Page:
To design your system/program you need to understand the business requirement and the data. You also have to take into account making your programs robust, understadable, flexible and maintainable.

You cannot just start with the idea "it'll be easy with everything in storage" and toss everything else away. It is a bad approach. By the time you have a task which requires "out of the ordinary" techniques, you will have at least several years experience, and perhaps many, and you would have ideas about how to do it yourself.

For a beginner, concentrate on writing good programs. The more time you spend on the design, the more open you keep your mind, the better the solution you arrive at will be. The program/system will be easier to understand, debug, test, prove, implement, support, amend and maintain - and it will serve the business requirement. All of these things are of the highest importance, and knowing how to make an enormous table just in case you genuinely need it in five years' time is of no importance.


Thanks for the suggestions and surely will try as much as programs as possible to gain knowledge.


If you were to describe to us what needs to be done, I am 99.99% certain that a huge table would not be the solution which best meets the above. If it happened to be so, I don't think it is a task for a beginner.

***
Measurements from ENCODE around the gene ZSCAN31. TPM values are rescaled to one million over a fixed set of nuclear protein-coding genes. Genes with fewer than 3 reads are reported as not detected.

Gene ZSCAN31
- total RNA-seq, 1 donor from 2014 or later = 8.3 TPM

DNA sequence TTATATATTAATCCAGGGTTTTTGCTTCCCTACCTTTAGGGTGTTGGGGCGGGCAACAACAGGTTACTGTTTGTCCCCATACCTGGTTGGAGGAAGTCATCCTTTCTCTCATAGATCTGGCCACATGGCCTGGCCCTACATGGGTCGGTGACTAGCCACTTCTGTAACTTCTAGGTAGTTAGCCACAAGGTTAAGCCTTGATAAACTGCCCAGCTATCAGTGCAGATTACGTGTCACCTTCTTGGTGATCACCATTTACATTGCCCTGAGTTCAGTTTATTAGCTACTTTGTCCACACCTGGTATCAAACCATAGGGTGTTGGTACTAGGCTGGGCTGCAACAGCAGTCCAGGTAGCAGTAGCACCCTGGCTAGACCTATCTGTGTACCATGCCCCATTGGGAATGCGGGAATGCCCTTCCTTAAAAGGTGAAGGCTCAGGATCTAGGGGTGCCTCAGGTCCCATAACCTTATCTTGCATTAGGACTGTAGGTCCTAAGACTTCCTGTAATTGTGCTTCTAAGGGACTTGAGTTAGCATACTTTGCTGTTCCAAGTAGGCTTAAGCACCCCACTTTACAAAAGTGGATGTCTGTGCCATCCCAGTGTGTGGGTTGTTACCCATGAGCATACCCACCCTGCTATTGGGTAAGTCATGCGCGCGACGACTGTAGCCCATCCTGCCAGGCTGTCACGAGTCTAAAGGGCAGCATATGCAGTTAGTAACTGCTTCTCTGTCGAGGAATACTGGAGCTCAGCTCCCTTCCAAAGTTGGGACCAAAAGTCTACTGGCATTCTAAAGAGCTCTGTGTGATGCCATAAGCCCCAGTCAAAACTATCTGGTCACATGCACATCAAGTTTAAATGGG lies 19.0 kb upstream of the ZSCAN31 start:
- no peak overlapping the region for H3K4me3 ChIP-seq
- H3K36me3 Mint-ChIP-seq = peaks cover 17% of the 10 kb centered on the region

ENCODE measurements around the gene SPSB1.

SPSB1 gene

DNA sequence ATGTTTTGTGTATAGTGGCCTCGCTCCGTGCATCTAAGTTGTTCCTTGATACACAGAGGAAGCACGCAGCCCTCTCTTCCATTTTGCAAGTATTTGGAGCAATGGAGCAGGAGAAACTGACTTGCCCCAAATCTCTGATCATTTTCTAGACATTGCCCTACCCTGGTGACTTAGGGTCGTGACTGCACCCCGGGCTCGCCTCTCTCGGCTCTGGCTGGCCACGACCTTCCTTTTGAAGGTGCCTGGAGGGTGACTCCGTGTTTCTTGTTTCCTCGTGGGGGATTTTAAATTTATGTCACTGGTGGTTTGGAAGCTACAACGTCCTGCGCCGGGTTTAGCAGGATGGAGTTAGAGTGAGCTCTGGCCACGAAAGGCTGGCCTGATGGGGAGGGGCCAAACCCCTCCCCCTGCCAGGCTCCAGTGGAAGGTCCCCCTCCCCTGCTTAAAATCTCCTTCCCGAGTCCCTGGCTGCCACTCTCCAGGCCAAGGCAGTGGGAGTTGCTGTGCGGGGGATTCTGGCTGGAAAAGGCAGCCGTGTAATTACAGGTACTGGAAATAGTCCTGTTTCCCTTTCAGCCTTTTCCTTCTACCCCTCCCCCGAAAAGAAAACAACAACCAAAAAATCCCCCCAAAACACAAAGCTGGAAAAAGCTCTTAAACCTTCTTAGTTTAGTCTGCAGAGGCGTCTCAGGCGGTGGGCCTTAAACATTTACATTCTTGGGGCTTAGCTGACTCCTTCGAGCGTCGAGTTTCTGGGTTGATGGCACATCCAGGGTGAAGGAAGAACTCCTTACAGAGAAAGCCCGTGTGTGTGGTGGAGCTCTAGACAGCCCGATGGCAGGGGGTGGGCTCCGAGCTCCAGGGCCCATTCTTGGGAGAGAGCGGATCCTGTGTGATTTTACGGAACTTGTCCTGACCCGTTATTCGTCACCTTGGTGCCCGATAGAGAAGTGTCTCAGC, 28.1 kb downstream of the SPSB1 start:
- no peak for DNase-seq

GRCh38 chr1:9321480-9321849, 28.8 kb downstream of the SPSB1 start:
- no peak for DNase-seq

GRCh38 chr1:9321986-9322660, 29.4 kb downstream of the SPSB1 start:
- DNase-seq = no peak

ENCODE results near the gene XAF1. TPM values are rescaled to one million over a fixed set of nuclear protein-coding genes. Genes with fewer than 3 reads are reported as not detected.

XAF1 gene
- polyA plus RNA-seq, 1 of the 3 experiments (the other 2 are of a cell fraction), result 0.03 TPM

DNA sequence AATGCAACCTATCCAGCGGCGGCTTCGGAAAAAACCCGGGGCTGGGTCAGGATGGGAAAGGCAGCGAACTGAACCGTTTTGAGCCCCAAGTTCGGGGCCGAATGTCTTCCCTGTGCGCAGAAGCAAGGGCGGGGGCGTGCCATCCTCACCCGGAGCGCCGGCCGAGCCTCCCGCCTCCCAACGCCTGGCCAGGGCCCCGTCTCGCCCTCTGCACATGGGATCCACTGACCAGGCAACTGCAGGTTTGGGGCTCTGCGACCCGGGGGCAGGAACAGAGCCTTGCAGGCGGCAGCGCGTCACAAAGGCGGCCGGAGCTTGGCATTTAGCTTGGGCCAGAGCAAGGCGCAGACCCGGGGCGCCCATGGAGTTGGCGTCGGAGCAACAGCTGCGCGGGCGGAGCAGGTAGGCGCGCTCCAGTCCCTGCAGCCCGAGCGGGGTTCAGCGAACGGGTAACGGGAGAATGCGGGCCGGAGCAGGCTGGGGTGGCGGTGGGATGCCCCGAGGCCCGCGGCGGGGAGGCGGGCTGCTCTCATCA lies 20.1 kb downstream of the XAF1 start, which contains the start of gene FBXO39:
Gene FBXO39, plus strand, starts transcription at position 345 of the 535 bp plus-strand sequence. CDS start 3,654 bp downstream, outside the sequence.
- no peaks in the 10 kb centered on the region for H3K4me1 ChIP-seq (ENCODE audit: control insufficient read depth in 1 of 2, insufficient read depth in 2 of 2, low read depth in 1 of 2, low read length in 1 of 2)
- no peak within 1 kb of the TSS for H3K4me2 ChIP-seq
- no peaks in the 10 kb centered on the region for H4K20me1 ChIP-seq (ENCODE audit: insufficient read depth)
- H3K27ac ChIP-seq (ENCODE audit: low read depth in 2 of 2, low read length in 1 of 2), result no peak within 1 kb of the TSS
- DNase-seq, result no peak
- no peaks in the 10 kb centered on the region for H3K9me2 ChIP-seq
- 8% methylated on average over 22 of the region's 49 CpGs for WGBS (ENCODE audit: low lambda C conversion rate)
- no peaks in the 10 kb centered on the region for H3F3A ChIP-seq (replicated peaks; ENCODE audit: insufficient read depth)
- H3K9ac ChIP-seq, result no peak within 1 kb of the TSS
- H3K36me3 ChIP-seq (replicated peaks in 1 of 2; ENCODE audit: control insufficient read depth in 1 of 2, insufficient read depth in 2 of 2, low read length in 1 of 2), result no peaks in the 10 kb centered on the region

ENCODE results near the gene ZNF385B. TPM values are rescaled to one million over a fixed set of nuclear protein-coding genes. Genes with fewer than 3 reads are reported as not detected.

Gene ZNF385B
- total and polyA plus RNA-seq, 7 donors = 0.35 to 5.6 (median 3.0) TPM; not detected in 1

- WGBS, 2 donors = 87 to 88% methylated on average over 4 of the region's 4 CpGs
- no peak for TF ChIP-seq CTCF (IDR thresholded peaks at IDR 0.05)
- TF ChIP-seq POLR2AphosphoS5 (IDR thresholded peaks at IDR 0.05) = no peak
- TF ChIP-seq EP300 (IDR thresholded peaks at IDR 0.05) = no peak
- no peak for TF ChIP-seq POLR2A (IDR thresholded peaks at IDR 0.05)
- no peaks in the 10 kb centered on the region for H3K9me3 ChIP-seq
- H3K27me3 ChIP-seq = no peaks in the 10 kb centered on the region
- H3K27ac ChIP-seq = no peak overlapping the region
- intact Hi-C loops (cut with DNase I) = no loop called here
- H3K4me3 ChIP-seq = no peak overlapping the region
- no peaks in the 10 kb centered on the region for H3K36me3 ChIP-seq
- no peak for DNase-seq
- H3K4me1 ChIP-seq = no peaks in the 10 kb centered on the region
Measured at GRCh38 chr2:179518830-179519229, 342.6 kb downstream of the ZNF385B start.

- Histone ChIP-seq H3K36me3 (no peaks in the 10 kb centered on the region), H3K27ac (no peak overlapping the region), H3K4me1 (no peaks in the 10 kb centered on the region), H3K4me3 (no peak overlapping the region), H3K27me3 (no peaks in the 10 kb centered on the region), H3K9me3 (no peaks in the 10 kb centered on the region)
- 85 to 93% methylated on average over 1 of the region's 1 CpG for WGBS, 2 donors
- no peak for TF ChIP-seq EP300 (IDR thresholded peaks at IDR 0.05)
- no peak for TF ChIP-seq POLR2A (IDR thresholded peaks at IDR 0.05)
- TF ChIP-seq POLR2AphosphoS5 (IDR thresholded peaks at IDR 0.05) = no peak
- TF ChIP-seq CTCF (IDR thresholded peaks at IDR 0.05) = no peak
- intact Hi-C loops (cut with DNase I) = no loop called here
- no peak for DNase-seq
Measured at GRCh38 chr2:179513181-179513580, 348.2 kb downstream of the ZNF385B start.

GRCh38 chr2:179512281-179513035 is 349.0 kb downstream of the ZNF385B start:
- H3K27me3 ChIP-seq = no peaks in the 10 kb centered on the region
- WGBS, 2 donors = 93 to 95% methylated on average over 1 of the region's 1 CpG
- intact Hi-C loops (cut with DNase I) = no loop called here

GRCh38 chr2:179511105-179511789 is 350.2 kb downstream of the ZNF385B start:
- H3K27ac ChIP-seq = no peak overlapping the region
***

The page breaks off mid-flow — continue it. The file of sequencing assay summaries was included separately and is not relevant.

I'm not trying to say that the code is at all difficult, I'm saying that it is a bad solution. If the data is such that you cannot avoid a huge table, then I'm saying that the task is too complex itself (in that it is not open to a more usual solution) for a beginner.

"Business progamming" is very different from a university IT course. You are part of a team, and you do things the way everyone else does them. You do things the way the business requirment dictates, and according to the local "standards".

If you, or any other beginner, were to proceed with your expected solution don't be surprised if it is "bounced" at any sort of "code review" or even that Production Control or Production Support refuse to allow it to proceed.

So, no, I'm not going to show you how to do it. It is simple enough coding that you can achieve your aim through research. Other than a knowledge exercise, I hope you don't do it.

If you want some ideas about how to implement, let us know what you need to achieve, and the problems you are having envisaging how to do it.


I have just asked the ideas and will get back to this once I work a lot with programs. Thanks
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Re: Dynamic Array

Postby reebahs » Tue Jan 24, 2012 2:28 pm

Hi,

In addition to sethurajan79 points,

We are not asking for the whole code. We are looking for the pseudo logic to implement the thing from U like experienced professionals.

Hope you understand....